Then and now: much ado about fifteen bucks an hour

Much is being made of the coming increase in Ontario’s minimum wage to $15.00 an hour. It got me thinking about the silent killer called inflation and how:

Back in the day, everything was cheaper.

In 1983-4, I landed my second job out of university and was paid $26,000 a year at a well-recognized, Canadian blue-chip company. That was a salary, though it worked out to $13.33 an hour. When I left that company in 1989, I was making $36,500 a year or $18.70 an hour.

I had completed a 4- year honours commerce undergraduate degree from 1978-82. Tuition, books, board and costs totaled $16,000 for four years. I could make $1,000 per month for the four summer months, earning $4.30 an hour in my job at a local pool to pay for my school. I graduated with no debt.

In 1984, newly-married, we bought our first home for $55,000 with 10% down. It was a 3 bedroom, 1.5 bathroom single.

Today, everything costs so much more. 

The minimum wage is poised to rise about 12.5% from my 1983 starting wage, to $15.00, 34 years later. Wage increase:  13%

That 4 year honours undergraduate commerce degree today looks to be about $92,000. Education cost increase: 575% And the average Canadian graduate gets their diploma with a $25,000 student debt target pasted on their back.

That same home apparently now averages $481,000 and requires either 20% / $96,000 down or a higher insurance premium of 3-4% of the borrowed amount, adding to the price. House cost increase: 875%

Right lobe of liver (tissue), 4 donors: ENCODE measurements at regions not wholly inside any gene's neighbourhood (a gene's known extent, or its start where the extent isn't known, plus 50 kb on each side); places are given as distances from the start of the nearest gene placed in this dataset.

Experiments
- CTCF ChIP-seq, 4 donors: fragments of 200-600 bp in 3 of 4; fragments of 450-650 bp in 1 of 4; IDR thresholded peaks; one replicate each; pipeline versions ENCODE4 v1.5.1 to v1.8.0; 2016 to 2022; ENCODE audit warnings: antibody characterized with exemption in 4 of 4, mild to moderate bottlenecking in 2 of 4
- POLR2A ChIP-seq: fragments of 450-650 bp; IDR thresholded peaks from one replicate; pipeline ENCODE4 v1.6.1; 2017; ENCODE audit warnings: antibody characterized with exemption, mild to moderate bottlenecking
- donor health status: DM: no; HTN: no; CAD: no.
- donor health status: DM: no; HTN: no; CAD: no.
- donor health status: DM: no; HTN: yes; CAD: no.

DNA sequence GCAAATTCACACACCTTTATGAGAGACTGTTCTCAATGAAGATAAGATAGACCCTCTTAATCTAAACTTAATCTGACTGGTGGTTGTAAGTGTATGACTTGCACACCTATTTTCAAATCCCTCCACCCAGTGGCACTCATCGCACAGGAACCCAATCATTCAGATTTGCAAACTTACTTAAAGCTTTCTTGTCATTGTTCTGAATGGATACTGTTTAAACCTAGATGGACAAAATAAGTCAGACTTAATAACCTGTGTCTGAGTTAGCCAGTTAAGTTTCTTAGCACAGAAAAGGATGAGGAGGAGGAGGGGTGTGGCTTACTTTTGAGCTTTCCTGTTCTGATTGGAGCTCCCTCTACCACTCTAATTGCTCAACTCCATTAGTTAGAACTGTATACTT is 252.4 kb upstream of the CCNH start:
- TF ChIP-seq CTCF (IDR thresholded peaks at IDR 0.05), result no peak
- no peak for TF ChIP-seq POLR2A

We know.
  1. Inflation affects you, or someone you know and love.
  2. It’s TOUGH out there. And a lot harder to get ahead, no matter what they say. That’s not likely to change either.
  3. Flat, real wages and rising costs for the same products and services ultimately mean more debt, among other things.

Financial advice today needs to be very practical and realistic; and maybe even a little revolutionary. When navigating these nearly-impossible realities two heads are better than one. Solutions with your money need to be creative, provide enjoyment for the harder and longer journey; and succeed, on your terms.

The worst thing to do is to pretend otherwise, remain in the dark or be caught off guard. Never really knowing why more of us aren’t ‘making it’ the way most used to. Subscribe to our Lamp Post Blog. It’s where we lay out knowledge, information and great facts that everyone can use in their planning.  And, working together delivers better experiences.


Peter Fraser, RFP CFP® CIM® FCSI®

HollisWealth, a Division of Industrial Alliance Securities Inc.

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